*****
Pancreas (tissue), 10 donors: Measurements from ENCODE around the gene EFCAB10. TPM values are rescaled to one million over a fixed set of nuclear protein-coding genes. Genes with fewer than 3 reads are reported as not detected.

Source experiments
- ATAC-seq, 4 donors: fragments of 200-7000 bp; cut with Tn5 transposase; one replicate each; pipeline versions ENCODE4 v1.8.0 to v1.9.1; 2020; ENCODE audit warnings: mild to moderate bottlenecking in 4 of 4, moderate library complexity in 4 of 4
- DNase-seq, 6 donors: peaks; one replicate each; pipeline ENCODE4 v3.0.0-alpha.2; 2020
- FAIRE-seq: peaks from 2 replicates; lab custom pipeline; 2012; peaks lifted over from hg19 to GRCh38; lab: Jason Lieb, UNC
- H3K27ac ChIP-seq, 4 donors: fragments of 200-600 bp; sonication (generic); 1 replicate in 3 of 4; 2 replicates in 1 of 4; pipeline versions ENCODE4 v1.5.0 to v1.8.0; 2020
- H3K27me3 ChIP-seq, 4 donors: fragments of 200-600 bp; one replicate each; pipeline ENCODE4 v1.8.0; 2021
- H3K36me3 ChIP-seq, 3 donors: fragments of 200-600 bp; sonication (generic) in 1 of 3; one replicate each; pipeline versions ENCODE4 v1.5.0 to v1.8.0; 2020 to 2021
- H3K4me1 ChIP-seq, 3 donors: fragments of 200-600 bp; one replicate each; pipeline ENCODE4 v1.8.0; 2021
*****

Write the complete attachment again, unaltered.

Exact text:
Pancreas (tissue), 10 donors: Measurements from ENCODE around the gene EFCAB10. TPM values are rescaled to one million over a fixed set of nuclear protein-coding genes. Genes with fewer than 3 reads are reported as not detected.

Source experiments
- ATAC-seq, 4 donors: fragments of 200-7000 bp; cut with Tn5 transposase; one replicate each; pipeline versions ENCODE4 v1.8.0 to v1.9.1; 2020; ENCODE audit warnings: mild to moderate bottlenecking in 4 of 4, moderate library complexity in 4 of 4
- DNase-seq, 6 donors: peaks; one replicate each; pipeline ENCODE4 v3.0.0-alpha.2; 2020
- FAIRE-seq: peaks from 2 replicates; lab custom pipeline; 2012; peaks lifted over from hg19 to GRCh38; lab: Jason Lieb, UNC
- H3K27ac ChIP-seq, 4 donors: fragments of 200-600 bp; sonication (generic); 1 replicate in 3 of 4; 2 replicates in 1 of 4; pipeline versions ENCODE4 v1.5.0 to v1.8.0; 2020
- H3K27me3 ChIP-seq, 4 donors: fragments of 200-600 bp; one replicate each; pipeline ENCODE4 v1.8.0; 2021
- H3K36me3 ChIP-seq, 3 donors: fragments of 200-600 bp; sonication (generic) in 1 of 3; one replicate each; pipeline versions ENCODE4 v1.5.0 to v1.8.0; 2020 to 2021
- H3K4me1 ChIP-seq, 3 donors: fragments of 200-600 bp; one replicate each; pipeline ENCODE4 v1.8.0; 2021